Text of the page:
KelTec just announced a new polymer-framed, striker-fired double-stack handgun for concealed carry, chambered for 9mm Luger, called the P15. As a matter of course for the company, what sounds the same on paper is a whole lot different in person, and the P15 stands apart in a growing crowd.
“KelTec invented subcompact, polymer handguns,” said KelTec Director Derek Kellgren, “so we wanted our first 9 mm striker-fired pistol to be worthy of the company George Kellgren founded 31 years ago.”
The P15 is part micro-compact — the newest style of easily concealed, dedicated everyday carry handgun — and part full-size pistol. It measures in at just .875 inches wide, or 7/8ths of an inch, but it has a 4-inch barrel and a standard capacity of 15+1.
It also has a scant unloaded weight of just 14 ounces, which is lighter than many smaller, lower-capacity micro-compacts on the market. Compared to the Glock 19, what many consider to be the standard for 9mm pistols, it’s about 9 ounces lighter, more than 1/4 inch slimmer, with the same capacity and barrel length.
The P15 is also very affordable with a suggested retail price of only $425. The company is showcasing the new design at this year’s SHOT Show.
Like many other KelTec pistols, the P15 comes with a pretty distinct set of other features, including a factory Hi-Viz tritium fiber optic front day and night sight, an adjustable rear 2-dot sight, a fixed curved trigger set at 5 pounds and passive grip safety. It also has a half-length accessory rail for lights or laser sights.
SEE ALSO: KelTec P17: Value Priced Rimfire Blaster
The P15 also has forward and rear slide serrations, an extended slide release lever and an aggressive molded grip texture KelTec calls the “gator grip.” Each pistol ships with two magazines, one 15-round extended mag and one 12-round flush mag for better concealability.
“While we pride ourselves on creating firearms that are unlike any others, we also pride ourselves on innovation in production,” said KelTec Director Adrian Kellgren. “That allows us to consistently produce innovative firearms that are also reliable, high quality, affordable firearms.”
It is a new design, and like all new designs, the P15 will have to be tested and proven, but its slim profile, solid features and low price will make it popular with a lot of shooters. Shipping will start in the second quarter of 2022.
For more information about the P15 and other KelTec products, check them out online.
I’ve owned a P3AT, 2 P32’s, a PF9, & a PMR30. Three out five of them, at some point, had either feed or ejection issues, which required them going back to Kel-Tec for replacement. They were very professional, courteous, and replaced all three pistols, no questions asked. But on 2 of them, they took a long time to send out replacements. So my personal policy about Kel-Tec, now, is to wait for at least 2 years after the initial production availability, before buying one. Just simply based on personal experience.
Lotsa cranky people on this site who wants to pick fights with people not looking for one.
Kel-Tec has always been the innovator. That’s a good thing.
On the production end… the QC seems to vary, without rhyme nor reason. I’ve had many, many various KTs over the past 25 years. I’ve had to send a couple back (P32, P3AT, PF9) but those were early models.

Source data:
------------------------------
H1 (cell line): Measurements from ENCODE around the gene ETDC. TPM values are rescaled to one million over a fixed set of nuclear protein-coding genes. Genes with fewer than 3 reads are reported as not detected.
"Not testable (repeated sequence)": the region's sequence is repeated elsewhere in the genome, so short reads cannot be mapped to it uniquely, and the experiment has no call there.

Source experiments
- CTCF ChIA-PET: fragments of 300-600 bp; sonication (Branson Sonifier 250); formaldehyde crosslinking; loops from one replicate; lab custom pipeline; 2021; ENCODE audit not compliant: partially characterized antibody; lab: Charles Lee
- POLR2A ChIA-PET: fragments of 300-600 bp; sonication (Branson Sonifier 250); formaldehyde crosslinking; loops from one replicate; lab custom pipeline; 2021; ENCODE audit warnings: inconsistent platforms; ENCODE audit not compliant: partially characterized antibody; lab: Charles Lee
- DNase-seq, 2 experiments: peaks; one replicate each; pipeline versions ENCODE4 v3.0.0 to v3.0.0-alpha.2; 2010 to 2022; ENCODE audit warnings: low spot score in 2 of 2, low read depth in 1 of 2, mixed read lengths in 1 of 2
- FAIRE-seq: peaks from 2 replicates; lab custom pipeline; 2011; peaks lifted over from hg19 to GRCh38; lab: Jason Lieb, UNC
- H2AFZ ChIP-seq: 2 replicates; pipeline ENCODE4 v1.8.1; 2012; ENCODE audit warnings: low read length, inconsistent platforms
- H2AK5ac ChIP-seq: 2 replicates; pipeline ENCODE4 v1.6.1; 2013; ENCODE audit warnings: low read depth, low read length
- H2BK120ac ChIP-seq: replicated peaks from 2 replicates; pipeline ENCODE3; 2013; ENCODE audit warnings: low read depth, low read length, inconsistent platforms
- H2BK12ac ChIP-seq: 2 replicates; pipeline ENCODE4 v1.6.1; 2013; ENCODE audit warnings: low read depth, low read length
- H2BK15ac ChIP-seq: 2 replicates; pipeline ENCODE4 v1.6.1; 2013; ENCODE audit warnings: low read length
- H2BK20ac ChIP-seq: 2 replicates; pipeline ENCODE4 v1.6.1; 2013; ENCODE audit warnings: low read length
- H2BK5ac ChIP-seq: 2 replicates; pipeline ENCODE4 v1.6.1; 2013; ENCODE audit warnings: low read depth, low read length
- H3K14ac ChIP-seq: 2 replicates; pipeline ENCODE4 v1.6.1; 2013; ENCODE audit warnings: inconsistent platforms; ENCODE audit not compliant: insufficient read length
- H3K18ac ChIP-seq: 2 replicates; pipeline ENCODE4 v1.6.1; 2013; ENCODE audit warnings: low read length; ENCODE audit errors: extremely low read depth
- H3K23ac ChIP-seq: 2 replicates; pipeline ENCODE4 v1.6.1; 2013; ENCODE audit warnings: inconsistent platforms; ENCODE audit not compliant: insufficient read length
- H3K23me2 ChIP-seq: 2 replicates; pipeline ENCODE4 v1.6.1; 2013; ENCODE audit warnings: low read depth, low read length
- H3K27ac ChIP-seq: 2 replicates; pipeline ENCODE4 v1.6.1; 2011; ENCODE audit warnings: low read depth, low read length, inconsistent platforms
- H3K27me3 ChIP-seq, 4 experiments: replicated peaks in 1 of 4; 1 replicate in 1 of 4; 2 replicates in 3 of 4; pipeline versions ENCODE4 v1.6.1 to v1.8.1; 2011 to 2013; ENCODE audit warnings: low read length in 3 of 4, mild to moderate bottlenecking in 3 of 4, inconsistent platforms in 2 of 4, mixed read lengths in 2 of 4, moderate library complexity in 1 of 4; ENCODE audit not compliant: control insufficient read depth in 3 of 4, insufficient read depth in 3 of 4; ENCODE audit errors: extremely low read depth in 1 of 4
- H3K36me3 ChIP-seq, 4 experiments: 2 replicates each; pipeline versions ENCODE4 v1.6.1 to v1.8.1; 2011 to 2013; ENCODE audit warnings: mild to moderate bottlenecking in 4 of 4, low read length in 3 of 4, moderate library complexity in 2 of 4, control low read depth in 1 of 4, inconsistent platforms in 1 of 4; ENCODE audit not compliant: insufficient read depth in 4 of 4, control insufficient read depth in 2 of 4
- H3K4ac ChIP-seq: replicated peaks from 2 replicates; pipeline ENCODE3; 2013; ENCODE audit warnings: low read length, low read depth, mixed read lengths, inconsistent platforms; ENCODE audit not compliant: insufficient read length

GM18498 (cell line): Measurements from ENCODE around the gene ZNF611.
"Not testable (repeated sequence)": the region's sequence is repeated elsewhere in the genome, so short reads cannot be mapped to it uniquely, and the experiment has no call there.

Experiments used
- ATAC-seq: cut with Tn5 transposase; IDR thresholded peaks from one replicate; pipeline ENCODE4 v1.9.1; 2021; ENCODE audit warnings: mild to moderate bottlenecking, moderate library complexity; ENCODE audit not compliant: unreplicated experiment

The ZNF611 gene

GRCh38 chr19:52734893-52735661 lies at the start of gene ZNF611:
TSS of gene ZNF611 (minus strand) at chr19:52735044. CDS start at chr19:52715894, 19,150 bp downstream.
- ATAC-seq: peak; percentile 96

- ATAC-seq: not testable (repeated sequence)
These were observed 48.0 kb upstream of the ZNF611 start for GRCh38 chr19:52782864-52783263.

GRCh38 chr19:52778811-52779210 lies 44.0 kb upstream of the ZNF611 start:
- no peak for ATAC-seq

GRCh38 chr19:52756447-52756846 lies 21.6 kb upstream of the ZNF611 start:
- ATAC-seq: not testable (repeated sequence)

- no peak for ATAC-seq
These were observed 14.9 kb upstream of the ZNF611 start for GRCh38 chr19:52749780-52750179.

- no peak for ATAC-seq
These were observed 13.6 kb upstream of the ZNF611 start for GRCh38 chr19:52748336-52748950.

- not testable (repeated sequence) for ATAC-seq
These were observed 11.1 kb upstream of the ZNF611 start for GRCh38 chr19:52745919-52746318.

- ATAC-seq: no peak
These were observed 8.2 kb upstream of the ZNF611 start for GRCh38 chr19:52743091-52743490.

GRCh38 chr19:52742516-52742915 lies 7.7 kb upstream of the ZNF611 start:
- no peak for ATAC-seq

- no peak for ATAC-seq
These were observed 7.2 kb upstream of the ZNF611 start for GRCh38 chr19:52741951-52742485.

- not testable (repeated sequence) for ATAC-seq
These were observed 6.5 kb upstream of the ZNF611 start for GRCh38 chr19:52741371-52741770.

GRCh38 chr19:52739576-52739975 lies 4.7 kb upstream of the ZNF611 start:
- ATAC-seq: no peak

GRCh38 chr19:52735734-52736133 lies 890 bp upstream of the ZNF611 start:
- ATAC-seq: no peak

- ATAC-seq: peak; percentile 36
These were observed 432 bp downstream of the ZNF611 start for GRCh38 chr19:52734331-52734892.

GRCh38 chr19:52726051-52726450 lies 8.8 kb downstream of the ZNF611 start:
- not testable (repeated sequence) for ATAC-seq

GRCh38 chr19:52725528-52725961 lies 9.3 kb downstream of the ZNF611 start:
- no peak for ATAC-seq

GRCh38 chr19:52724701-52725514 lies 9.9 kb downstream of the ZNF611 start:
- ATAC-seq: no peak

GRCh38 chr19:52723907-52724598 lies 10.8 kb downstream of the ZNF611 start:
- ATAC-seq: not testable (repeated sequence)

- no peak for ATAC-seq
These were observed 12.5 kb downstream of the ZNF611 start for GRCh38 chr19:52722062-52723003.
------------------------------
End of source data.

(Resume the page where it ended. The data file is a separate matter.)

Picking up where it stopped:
Also, “lightweight” usually comes with “light-duty”. You can make a very lightweight firearm that won’t blow up with a high-powered cartridge, but if you shoot it beyond occasionally, parts are going to break. These are also low-cost guns, so the quality of the various parts, and the fitting, and the QC, can be iffy.
Eg. Sub-2000. They had a batch with frame/barrel hinges that were cracking. That part is polymer, and it’s the only thing holding the gun together. Result – kaboom. I have one, and it’s neat niche firearm that pretty accurate even though the sights are horrible and it’s difficult to shoot… but I wouldn’t rely on it.
I’ve found the current P32 very reliable. The factory .32 ACP cartridge in that pistol is perfect. I rely on it.
I, and friends, have had P3ATs that were not so reliable. It’s too much recoil for the design. KT had to replace mine and a friends.
The current PF9 is also reliable, however, it’s a hard kicking pistol and there’s a lot of recoil for the small parts involved. But shot 2-3 times a year, it will last a very long time.
This P15 looks interesting but it appears to be designed with the problematical polymer/steel slide of the style used in the PMR30…. another pistol that had enormous teething problems.
I don’t want to make this an encyclopedia, but every product they have ever introduced has had numerous problems AFTER introduction, that took months or years to fully resolve before it was working right, often with factory modifications, and consistently.
My advice is NOT to be an earlier adopter with anything from KT.
As I’ve stated on here numerous times and will continue to as long as I’m alive and wear’n pants/shorts with pockets – my favorite “back-up” is a Beretta 950BS. Yep, it utilizes the always denigrated .25acp – (9)…..NINE of ‘em to be precise. They also made a couple of variants that fired .22LR and .22short. Too many issues with reliable feeding and misfires with both and I’d NEVER consider carry’n anything chambered in .22short for obvious reasons. I’ve owned/carried the Beretta (almost) daily for 34 yrs and I’ve put hundreds of rounds thru it – never an issue of any kind. I carry it in a pocket holster with a round chambered, “cocked & locked” with the safety on. I did recently acquire their Inox Tomcat. Basically the same platform/design as the 950, but does have the added benefit of being DA. Lose (1) round, but .32acp instead of .25acp – I’m content with either as a “back-up”. Remember, (2) is (1) and (1) is none because as Forrest said, shit happens.
I’ve been very happy with my Keltec products and this looks like a very attractive option for me.
Optics ready, full-metal option, NO *GLOCK* safety…. I dig it!
Yet another nail in the coffins of my much-loved .380s.
OMG, what a bunch of bullshit, be thankful these manufacturers are constantly innovating products for us. we are living in good times, let the weapon speak for itself.
Thanks for article!
like the grip length and capacity.. but really like thin and light; I have 43x with shield mags and catch products and had a couple of glock 42;s with plus1 but prefer 9mm vs 380 and this is not too far from G42 in weight and dimensions .seems like its meant to compete with glock 48 but have more capacity and smaller weight and thinner….will be fun to test